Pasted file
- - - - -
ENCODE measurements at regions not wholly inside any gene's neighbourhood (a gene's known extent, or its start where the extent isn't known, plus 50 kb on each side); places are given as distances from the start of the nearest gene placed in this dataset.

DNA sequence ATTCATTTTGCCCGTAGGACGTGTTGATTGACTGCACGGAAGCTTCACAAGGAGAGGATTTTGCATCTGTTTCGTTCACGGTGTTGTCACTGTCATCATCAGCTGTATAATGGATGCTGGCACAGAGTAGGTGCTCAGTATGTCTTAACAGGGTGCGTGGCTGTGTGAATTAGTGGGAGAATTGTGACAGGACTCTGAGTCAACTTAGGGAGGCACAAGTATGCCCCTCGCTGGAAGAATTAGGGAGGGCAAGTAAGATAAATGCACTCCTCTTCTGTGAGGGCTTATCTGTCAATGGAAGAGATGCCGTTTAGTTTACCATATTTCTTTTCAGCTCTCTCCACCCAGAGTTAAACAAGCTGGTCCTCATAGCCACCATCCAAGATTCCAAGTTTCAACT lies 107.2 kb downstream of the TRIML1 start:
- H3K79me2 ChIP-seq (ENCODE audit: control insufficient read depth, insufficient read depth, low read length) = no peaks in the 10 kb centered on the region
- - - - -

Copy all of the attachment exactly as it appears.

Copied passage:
ENCODE measurements at regions not wholly inside any gene's neighbourhood (a gene's known extent, or its start where the extent isn't known, plus 50 kb on each side); places are given as distances from the start of the nearest gene placed in this dataset.

DNA sequence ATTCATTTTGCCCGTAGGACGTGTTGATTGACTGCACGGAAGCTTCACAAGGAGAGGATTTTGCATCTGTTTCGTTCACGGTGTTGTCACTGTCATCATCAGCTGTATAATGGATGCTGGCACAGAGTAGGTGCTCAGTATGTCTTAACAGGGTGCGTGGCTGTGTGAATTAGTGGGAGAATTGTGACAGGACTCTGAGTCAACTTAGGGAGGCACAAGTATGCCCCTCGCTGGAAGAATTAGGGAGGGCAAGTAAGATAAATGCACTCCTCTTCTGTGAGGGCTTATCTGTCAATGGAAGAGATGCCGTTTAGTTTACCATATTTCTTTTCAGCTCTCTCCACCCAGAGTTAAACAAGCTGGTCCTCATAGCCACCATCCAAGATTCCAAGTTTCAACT lies 107.2 kb downstream of the TRIML1 start:
- H3K79me2 ChIP-seq (ENCODE audit: control insufficient read depth, insufficient read depth, low read length) = no peaks in the 10 kb centered on the region